DeSoto Parish Student Punished For Gay-Friendly T-Shirt Message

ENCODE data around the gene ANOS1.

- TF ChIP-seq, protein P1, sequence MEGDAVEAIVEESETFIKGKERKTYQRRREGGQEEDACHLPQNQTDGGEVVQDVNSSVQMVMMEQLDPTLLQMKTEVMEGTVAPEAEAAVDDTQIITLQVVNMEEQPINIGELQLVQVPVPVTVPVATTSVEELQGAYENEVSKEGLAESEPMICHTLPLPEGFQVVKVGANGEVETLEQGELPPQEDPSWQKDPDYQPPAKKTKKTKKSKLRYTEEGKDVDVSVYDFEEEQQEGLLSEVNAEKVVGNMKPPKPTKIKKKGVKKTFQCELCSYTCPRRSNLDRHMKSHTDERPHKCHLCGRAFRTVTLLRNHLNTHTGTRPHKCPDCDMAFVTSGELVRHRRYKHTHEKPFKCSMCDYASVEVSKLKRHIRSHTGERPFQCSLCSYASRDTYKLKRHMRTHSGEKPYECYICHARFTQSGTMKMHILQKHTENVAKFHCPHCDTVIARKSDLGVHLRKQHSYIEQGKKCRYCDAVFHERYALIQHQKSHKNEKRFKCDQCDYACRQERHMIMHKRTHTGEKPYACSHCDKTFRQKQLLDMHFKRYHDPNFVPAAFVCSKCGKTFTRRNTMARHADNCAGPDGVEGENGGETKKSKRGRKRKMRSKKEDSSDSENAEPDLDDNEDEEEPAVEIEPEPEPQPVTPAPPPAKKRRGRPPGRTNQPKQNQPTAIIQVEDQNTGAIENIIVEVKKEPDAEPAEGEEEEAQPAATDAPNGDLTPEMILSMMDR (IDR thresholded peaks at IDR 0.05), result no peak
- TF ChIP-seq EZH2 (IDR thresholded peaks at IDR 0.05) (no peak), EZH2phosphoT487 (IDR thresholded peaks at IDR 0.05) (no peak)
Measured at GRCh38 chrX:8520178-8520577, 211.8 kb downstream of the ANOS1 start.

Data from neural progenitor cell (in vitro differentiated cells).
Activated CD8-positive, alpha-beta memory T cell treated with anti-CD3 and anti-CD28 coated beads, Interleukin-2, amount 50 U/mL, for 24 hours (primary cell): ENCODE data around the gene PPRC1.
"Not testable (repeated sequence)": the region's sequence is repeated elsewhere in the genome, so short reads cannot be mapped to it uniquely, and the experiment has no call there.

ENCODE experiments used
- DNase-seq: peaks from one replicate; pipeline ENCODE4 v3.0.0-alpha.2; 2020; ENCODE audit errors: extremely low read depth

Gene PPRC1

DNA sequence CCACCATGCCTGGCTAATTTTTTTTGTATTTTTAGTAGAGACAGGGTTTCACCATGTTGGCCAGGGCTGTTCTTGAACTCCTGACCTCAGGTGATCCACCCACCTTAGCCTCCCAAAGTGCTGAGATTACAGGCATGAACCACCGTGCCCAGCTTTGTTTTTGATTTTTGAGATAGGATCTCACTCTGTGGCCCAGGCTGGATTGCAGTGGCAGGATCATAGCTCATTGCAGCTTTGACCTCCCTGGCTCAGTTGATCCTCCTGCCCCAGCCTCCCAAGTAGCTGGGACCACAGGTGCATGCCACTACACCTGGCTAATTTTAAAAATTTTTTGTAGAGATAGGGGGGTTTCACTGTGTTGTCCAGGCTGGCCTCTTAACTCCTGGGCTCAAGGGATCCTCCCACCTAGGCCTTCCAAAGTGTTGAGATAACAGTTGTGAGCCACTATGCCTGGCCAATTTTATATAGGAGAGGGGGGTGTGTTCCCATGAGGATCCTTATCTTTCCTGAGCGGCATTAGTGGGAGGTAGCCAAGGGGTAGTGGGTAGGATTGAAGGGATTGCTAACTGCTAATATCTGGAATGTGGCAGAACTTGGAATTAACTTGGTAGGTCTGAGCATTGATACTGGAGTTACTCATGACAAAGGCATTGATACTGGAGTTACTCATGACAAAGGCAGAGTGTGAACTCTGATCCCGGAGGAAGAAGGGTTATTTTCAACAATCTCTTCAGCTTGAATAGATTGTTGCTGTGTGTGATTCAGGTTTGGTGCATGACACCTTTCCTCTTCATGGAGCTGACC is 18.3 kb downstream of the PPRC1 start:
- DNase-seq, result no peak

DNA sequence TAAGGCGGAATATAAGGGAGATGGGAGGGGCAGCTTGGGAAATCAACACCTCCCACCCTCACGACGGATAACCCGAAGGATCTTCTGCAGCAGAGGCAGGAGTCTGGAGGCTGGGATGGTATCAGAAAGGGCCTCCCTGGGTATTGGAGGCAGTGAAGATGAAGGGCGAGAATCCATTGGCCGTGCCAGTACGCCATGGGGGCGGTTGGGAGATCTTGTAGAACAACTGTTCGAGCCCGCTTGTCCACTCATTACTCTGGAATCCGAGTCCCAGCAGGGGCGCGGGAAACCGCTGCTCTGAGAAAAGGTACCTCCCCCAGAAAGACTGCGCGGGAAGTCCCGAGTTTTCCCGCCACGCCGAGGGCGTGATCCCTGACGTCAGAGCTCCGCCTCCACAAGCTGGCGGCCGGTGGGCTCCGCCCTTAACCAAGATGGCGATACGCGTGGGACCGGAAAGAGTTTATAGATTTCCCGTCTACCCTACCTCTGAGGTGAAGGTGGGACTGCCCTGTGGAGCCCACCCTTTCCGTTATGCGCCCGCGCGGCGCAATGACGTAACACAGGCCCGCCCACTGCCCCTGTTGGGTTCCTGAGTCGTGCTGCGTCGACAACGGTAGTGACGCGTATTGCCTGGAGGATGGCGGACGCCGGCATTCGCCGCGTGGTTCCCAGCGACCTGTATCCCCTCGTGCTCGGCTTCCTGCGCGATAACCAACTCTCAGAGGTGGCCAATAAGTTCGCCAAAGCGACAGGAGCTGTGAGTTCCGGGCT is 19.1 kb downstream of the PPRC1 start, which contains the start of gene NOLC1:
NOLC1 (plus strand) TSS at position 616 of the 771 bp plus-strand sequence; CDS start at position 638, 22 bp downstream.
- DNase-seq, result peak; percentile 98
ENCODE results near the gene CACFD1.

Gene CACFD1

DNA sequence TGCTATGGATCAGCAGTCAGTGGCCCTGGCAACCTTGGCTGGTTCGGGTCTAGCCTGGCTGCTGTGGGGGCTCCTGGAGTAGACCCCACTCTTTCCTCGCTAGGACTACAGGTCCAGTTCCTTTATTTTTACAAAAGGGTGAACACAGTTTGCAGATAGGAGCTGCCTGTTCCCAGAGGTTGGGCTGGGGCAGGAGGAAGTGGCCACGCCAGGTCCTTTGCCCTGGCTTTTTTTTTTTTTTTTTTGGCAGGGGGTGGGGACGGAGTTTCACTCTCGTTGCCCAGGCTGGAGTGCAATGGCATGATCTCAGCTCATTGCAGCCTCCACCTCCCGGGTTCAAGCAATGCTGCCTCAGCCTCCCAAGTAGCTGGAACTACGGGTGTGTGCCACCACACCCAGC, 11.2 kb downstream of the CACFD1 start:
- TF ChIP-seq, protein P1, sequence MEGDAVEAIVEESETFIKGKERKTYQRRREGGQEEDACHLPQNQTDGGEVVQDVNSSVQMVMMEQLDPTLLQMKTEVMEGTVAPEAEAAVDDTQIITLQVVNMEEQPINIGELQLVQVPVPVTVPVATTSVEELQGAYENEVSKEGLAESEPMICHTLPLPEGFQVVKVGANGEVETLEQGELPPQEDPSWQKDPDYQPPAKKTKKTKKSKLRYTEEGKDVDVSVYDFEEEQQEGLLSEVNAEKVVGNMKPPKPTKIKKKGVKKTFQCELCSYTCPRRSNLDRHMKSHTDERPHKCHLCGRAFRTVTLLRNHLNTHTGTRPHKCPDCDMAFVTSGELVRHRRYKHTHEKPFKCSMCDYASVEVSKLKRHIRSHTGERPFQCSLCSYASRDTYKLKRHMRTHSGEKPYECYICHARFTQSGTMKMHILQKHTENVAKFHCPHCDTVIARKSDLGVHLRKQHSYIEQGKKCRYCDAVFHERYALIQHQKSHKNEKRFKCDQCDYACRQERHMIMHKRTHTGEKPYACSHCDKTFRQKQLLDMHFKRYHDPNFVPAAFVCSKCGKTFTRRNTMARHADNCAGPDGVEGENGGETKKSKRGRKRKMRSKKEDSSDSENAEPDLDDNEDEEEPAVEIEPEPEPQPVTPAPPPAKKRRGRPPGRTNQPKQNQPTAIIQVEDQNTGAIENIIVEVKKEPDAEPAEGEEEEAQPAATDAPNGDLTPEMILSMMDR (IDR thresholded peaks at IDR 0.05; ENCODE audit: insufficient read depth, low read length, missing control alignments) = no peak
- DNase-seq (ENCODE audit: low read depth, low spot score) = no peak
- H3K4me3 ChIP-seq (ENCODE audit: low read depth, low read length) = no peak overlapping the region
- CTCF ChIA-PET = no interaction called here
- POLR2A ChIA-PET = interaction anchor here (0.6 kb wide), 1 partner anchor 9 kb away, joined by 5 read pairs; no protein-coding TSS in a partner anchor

ACLU Of Louisiana Writes Letter Supporting Student’s First Amendment Right FOR IMMEDIATE RELEASE CONTACT: (212) 549-2666; NEW ORLEANS – Last week, student Dawn Henderson of DeSoto Middle School wore a shirt to school bearing the message “Some Kids are Gay. That’s OK.” In return for her support of the gay community, the school’s principal ordered her to change her shirt or go home, censoring her speech in violation of her legal rights. The ACLU of Louisiana has sent a letter to the Principal, Keith Simmons, explaining that students have the First Amendment right to express their opinions, including on t-shirt slogans, as long as the school allows clothing with slogans. “Students do not give up their free speech rights at the schoolhouse gate,” said ACLU of Louisiana Executive Director Marjorie R. Esman. “To allow students to express one kind of opinion but not another is the very definition of censorship, and it violates the Constitutional rights of students like Dawn Henderson, who may have views different from those of her school Principal.” DeSoto school officials claimed that the shirt slogan was “distracting,” although no incident of disruption was attributed to it. “Had there been a disruption because of Dawn’s shirt slogan, those causing the trouble are the ones who would properly be subject to discipline,” said Esman. “To punish the speaker for how others react is to blame the victim, and forces people to restrict their speech only to what they think others may want to hear. This is not the way a free society engages in public debate.” “Schools should encourage discussion of issues of public concern, and especially issues about which there may be conflicting opinions,” Esman continued. “Sending Dawn home for wearing a shirt with the word ‘gay’ on it not only trampled her right to freedom of expression, but also sent a destructive message to all students that there is something wrong with being gay or even saying the word ‘gay.’ A school is the best place to encourage young people to share opinions. It is not the place to violate the legal rights of students whose views might differ from those of school authorities.”

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